Symbolics programming. And yet, this is the clearest description of
the three. Apparently the function is not tested in the calling process,
but it is tested in the subject process. How this differs from
"wakeup" is unclear. "force-wakeup" "wakes up Process". What happens
to the verify function? Is it ignored? Since the other wakeups were
so worried about the verify function, is "force-wakeup" only the first
half, and I have to call "wakeup" to evaluate the function in order
to get the process to run? What happens if the verify function is negative?
If you stopped the process with PROCESS:DISABLE, you undo that with
PROCESS:ENABLE. If the process called PROCESS:BLOCK-PROCESS to wait for
something to happen, you use one of the wakeup functions to indicate
that it has. In most cases you would use PROCESS:WAKEUP.
The descriptions on p.31 for the wakeup functions is not very good. P.8
is a better place to look. Here's my descriptions:
PROCESS:WAKEUP: Call the verify-function of <process>, and unblock the
process it it returns true. If the process was in a call to
PROCESS:BLOCK-PROCESS, it will also call the verify-function itself at
this point, and block itself again if it returns NIL.
PROCESS:WAKEUP-WITHOUT-TEST: Unblock the process. The process will then
call its verify-function, and block itself again if it returns NIL.
PROCESS:FORCE-WAKEUP: Unblock the process unconditionally. The
verify-function is completely ignored.
You might call PROCESS:WAKEUP-WITHOUT-TEST if you believe the
verify-function is expensive, so it shouldn't be executed twice
unnecessarily. It could also be useful if the verify-function depends
on dynamic state of the blocked process. This is only reasonable in
constrained situations, where you control all the processes that might
try to wake up the process; if some random system process sends it a
wakeup, though, it will use PROCESS:WAKEUP and violate this protocol.
7 appears to be implemented by either process:abort (the weak version),
or process:kill (the strong version). It is unclear how to ensure that
a process stays dead and does not come back from the grave, since
process:kill warns that Reset (process:reset?) will still work...
PROCESS:ABORT is equivalent to hitting control-Abort (or
control-meta-Abort if you specify :ALL T); the process will only go away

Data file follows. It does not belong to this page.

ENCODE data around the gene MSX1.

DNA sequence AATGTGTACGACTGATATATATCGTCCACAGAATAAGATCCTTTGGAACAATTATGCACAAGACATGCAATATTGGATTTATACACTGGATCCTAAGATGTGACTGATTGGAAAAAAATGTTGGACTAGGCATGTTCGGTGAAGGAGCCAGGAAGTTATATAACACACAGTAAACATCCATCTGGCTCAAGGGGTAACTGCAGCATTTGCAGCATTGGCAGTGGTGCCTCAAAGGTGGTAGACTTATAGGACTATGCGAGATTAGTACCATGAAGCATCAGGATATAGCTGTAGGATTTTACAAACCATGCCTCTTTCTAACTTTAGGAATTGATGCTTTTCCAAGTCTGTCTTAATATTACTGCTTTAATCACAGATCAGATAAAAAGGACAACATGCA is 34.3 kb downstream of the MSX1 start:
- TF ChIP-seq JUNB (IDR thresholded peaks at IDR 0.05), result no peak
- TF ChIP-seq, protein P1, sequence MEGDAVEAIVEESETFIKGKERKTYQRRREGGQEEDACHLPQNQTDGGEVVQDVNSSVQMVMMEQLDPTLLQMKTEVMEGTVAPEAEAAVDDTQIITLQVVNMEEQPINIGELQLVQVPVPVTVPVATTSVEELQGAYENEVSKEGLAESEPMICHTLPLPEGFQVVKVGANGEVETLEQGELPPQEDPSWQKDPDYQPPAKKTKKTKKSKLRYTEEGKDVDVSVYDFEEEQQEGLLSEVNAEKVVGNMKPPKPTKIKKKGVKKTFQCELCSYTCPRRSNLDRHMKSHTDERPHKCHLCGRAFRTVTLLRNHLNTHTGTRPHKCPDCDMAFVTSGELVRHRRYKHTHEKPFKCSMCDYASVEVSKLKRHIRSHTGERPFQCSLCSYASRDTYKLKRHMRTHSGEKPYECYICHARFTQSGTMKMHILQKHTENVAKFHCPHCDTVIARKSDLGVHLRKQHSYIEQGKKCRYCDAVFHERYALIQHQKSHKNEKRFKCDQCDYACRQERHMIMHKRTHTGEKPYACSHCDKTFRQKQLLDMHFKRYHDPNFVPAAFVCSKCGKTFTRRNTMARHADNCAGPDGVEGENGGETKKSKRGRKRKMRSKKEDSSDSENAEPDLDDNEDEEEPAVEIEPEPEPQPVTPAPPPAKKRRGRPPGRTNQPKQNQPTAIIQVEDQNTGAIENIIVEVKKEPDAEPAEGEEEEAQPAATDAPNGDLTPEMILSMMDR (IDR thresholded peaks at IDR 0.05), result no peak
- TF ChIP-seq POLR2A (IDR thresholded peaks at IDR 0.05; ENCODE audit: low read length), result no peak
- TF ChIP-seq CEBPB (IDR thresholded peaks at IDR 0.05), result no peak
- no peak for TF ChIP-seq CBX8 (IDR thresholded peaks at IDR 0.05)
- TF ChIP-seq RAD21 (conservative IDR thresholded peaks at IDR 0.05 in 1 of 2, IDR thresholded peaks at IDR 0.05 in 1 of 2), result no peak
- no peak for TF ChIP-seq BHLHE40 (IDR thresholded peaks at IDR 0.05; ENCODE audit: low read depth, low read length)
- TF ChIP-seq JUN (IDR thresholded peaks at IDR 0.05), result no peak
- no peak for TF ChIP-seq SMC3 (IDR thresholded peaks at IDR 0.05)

if it doesn't have a handler for the SYS:ABORT condition.
PROCESS:KILL aborts the process and then makes it dead. You can't
prevent it from coming back from the grave; why do you care, though?
5 also appears to be implemented by process:flush, which "forces a
process to be blocked", without changing the state of its computation.
This smells like a lose, though, with a name like "flush". Unclear
how to unflush a process, or difference between flushing and blocking,
aborting, or killing. Apparently flushing is like blocking except
flush requires a process:reset in order to keep running (which DOES
change the state of its computation--a reset loses all local variables).
PROCESS:FLUSH is roughly equivalent to
(process:interrupt <process> #'process:wait-forever "Flushed")
Contradictory to the documentation, a flushed process can be restarted
with any of PROCESS:RESET, PROCESS:INTERRUPT, or PROCESS:FORCE-WAKEUP.
Only the first causes the local state to be lost.
2,5, and 6 also apparently can be implemented by something like:
(defvar SLAVE-RUNNING T)
(setq slave (process:make-process :initial-function my-slave-function
:run-reasons '(SLAVE-RUNNING) ))
;Process starts out running automatically
;Block the process from outside
(setq SLAVE-RUNNING nil)
;Restart the process from outside
(setq SLAVE-RUNNING T)
;Is a process:wakeup necessary here?
although I have no confidence that I've gotten the idiom right.
No, that's not at all equivalent. The objects on the run reason list
aren't evaluated. If the run reason list is non-null and the arrest
reason list is nil, the process is runnable.
PROCESS:DISABLE is basically just
(setf (process:process-run-reasons <process>) nil)
and PROCESS:ENABLE is just
(setf (process:process-run-reasons <process>) (list :enable)
(process:process-arrest-reasons <process>) nil)
Question: Can Those Who Know verify that process:disable,
process:enable, and process:kill are generally the right things to do?
It depends on what you are trying to do. If you're implementing a
master process that needs to start and stop a bunch of subordinate
processes, they probably are.
Flame can be found in following message.
It was the preceding message when it got here.
- From: kddlab!atr-la.atr.co.jp!myers@uunet.UU.NET (John K. Myers)